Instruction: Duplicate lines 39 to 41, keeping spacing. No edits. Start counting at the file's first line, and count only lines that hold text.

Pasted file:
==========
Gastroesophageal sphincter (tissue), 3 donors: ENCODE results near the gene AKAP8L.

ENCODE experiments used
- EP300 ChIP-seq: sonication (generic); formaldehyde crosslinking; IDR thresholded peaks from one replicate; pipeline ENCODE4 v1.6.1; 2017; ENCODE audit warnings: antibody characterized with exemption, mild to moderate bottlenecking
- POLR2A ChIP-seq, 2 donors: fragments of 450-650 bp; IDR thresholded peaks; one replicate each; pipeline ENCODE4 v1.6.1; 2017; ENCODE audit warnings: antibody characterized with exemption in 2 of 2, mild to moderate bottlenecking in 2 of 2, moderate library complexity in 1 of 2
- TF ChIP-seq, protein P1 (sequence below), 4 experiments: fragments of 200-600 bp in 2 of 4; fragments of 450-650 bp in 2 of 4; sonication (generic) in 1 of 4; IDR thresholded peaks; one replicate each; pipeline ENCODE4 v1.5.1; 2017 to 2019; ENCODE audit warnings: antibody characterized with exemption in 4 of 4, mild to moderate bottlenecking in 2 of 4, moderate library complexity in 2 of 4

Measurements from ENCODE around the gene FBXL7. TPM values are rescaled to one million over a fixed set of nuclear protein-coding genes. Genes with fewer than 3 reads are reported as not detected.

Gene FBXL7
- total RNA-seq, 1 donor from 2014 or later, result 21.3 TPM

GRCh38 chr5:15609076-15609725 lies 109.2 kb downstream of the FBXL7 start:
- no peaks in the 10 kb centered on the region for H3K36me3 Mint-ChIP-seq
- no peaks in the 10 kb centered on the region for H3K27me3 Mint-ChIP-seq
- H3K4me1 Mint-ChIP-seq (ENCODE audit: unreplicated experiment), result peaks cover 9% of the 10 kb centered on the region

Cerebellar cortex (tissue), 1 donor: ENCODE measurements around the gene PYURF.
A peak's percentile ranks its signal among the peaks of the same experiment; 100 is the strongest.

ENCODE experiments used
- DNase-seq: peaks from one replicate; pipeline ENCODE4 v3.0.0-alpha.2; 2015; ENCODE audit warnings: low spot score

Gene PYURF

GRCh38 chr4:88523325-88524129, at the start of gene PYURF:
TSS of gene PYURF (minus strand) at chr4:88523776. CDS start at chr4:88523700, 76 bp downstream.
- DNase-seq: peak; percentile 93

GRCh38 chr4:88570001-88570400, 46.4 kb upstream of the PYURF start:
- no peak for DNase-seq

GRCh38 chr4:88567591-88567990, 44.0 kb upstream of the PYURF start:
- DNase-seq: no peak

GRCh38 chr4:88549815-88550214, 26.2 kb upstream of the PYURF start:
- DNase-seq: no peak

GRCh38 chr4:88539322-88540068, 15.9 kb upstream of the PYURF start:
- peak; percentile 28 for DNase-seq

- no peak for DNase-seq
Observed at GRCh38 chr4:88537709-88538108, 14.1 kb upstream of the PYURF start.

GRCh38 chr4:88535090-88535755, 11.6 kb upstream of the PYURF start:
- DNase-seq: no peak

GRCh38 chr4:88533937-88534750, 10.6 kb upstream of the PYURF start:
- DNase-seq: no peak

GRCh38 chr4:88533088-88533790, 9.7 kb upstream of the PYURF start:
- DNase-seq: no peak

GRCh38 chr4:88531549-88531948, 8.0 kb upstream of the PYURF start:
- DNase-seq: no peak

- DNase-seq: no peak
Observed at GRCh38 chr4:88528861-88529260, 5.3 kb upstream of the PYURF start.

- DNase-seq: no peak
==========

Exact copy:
- DNase-seq: no peak
Observed at GRCh38 chr4:88528861-88529260, 5.3 kb upstream of the PYURF start.

- DNase-seq: no peak